Once you have identified why a text is difficult what is the next step? Being committed to the authority of the Scriptures I believe these difficulties can be addressed appropriately and effectively in sermons. Let me suggest a two point strategy for preparing effective sermons from difficult texts. The first step is to identify the main idea of the text. By the main idea I mean the original idea of the pericope as the first readers would have understood it. It is best to think of this idea as being composed of two halves. The first half of the idea is the subject. The subject answers the question; What are these verses talking about? It is not enough to state the subject as one word, such as “grace”, “mercy”, or “forgiveness”. Such a statement is too general and leads to poor application of the text. Rather, in determining the subject of the main idea you are seeking to determine exactly what the text is talking about. So it is better to state the subject as, “Why should these people give thanks for God’s grace.” Or, “Why is it always good to give thanks to God?”
You will notice that I stated the subject in the form of a question. It is best to state the subject of a text as a question to be answered. The complement becomes the answer to that question. The complement of the idea discloses what the text is saying about the main idea. So, if the subject of a text is, “How has God shown these people his mercy?” The complement could be, “He withheld his judgment for the present time.” Once you have determined the subject and complement of the text place them in one complete sentence.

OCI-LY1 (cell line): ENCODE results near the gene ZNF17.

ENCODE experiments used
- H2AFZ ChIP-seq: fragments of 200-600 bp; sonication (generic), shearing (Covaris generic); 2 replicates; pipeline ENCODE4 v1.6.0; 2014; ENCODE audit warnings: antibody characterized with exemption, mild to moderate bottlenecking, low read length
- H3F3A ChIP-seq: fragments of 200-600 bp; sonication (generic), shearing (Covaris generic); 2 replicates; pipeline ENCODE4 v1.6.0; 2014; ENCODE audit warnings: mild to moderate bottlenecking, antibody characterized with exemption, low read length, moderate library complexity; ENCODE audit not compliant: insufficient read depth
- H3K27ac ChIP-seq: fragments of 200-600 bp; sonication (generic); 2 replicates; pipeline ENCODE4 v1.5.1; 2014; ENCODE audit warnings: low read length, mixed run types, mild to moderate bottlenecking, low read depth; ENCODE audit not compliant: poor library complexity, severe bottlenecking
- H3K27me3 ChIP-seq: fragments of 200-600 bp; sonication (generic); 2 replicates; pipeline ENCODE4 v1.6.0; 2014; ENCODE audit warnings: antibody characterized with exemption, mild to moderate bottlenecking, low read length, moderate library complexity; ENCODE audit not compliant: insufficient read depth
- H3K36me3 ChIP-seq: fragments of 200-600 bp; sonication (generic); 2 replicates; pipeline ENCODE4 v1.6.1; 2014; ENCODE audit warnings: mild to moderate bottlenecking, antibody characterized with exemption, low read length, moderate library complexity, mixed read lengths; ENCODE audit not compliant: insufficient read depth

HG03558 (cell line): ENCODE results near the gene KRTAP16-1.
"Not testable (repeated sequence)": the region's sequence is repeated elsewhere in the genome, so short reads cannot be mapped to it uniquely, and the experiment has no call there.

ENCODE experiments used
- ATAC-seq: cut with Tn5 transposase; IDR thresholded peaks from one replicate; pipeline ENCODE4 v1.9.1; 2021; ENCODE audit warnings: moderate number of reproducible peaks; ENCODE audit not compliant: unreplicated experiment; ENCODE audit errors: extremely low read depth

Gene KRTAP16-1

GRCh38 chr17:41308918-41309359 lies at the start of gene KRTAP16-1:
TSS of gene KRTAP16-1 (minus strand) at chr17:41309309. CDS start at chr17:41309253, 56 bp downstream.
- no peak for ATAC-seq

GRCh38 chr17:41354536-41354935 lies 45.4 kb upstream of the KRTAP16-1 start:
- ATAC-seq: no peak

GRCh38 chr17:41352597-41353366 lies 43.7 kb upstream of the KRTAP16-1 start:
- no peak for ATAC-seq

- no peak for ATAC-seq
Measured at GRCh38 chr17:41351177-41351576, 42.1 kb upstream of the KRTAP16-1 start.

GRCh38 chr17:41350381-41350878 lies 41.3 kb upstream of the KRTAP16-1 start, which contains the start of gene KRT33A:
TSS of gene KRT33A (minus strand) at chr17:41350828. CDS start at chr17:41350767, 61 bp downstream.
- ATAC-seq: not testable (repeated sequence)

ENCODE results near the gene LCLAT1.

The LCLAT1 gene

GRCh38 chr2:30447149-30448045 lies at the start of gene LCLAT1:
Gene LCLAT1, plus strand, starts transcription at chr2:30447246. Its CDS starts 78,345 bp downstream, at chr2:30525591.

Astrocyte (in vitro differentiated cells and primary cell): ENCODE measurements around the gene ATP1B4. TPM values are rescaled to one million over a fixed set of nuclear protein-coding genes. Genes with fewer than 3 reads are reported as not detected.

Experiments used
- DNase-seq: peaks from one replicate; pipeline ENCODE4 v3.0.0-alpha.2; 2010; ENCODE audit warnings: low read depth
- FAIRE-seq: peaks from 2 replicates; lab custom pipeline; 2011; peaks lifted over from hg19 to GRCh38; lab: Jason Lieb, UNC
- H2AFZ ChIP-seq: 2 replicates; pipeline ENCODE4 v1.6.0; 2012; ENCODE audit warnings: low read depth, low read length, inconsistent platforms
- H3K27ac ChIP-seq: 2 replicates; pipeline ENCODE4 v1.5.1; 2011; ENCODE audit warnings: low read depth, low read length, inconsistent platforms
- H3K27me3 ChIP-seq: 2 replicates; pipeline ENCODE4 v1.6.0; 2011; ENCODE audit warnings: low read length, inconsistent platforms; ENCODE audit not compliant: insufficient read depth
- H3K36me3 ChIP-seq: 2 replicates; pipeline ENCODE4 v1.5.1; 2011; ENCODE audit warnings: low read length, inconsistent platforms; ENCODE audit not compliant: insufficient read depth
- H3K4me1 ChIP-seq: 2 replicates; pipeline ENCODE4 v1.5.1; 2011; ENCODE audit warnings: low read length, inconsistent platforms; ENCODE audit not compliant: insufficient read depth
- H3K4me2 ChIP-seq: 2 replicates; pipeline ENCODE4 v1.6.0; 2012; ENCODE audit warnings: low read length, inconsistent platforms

(Subject) God has shown these people mercy by
(complement) withholding his judgment for the present time.”
Remember; the subject of the main idea answers the question; “What exactly is this text talking about?” The complement of the main idea answers the question; “What exactly does this text say about what it is talking about?” A series of questions helps you through this process of determining the main idea of the text.
1. Is the pericope well defined and complete? Determine the boundaries of the text. For the sermon from Judges 11 included with this article I determined that Judges 11: 29-40 were the boundaries of the text. I used the climax of the story as the scripture reading for that Sunday. I brought the rest of the story in when I discussed the background of the text in the sermon.